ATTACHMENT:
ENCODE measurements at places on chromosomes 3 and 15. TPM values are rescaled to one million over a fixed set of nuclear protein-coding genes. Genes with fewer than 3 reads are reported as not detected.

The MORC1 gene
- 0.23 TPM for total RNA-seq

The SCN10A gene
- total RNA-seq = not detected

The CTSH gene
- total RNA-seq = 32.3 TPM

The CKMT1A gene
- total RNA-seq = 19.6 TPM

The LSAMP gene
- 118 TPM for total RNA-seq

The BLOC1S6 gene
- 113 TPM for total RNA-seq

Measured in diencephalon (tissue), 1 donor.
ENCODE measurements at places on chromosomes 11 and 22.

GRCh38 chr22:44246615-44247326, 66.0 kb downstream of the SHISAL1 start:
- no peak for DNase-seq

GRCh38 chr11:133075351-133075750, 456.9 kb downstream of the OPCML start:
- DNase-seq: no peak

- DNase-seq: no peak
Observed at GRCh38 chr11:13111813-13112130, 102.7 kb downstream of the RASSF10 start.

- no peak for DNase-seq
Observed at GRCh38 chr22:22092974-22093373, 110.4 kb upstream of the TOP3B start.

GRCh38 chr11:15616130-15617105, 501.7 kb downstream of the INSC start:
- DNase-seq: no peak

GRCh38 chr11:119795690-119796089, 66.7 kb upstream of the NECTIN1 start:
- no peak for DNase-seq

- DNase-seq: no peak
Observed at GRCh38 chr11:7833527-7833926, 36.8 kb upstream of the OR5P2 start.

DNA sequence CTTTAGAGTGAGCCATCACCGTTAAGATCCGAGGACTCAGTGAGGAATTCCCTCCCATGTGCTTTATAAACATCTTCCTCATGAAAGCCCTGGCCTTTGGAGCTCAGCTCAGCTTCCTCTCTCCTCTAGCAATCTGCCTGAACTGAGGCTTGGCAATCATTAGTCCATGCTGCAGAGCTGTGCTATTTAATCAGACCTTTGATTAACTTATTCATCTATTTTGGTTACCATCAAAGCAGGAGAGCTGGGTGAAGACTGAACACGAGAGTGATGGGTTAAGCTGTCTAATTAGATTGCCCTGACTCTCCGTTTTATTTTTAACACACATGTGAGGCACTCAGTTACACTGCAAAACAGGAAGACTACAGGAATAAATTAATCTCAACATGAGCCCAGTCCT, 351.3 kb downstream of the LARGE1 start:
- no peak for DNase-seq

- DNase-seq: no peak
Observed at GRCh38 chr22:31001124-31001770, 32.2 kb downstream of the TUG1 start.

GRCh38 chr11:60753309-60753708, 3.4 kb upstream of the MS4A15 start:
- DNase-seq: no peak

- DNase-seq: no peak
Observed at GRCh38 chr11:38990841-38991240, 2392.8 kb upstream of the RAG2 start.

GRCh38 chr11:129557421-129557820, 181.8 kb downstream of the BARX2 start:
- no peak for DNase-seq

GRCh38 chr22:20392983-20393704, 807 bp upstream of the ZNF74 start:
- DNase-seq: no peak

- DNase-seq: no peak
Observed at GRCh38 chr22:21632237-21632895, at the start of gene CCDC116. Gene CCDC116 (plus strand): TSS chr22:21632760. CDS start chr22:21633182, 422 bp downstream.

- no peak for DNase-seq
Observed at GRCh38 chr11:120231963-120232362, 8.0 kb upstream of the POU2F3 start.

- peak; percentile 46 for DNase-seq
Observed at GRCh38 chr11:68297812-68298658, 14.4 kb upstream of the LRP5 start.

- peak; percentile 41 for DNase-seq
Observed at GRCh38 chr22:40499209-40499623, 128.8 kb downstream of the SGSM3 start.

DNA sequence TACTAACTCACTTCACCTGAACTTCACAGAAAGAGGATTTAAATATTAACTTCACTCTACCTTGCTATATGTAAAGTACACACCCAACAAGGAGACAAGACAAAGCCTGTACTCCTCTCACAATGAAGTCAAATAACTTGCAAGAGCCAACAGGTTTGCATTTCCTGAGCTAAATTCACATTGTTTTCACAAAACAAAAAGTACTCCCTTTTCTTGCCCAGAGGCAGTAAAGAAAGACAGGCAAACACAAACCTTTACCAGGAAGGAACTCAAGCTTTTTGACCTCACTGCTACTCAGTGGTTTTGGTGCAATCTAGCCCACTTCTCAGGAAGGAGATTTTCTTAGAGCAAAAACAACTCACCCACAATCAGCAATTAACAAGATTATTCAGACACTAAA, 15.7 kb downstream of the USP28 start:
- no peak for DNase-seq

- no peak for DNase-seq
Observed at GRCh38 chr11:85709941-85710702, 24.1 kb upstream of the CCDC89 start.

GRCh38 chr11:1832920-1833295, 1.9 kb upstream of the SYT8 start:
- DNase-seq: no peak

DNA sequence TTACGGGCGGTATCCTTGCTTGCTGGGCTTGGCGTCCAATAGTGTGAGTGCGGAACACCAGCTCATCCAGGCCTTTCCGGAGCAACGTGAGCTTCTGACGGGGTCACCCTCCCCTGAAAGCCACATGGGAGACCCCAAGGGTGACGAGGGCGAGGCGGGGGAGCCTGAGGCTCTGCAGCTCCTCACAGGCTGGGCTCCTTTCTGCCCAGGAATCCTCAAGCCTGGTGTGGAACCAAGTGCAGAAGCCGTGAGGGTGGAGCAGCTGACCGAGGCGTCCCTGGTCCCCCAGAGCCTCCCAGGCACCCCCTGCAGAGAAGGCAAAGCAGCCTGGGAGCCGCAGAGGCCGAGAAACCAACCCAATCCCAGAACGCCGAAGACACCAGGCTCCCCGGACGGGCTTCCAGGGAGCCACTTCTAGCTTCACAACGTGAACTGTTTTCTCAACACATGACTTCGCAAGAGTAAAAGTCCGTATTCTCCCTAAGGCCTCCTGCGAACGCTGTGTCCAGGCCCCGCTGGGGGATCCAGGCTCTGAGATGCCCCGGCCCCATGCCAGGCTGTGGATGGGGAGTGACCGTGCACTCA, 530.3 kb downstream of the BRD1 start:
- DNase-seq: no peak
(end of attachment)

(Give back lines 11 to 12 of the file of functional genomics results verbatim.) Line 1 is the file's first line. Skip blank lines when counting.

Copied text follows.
- 118 TPM for total RNA-seq

The BLOC1S6 gene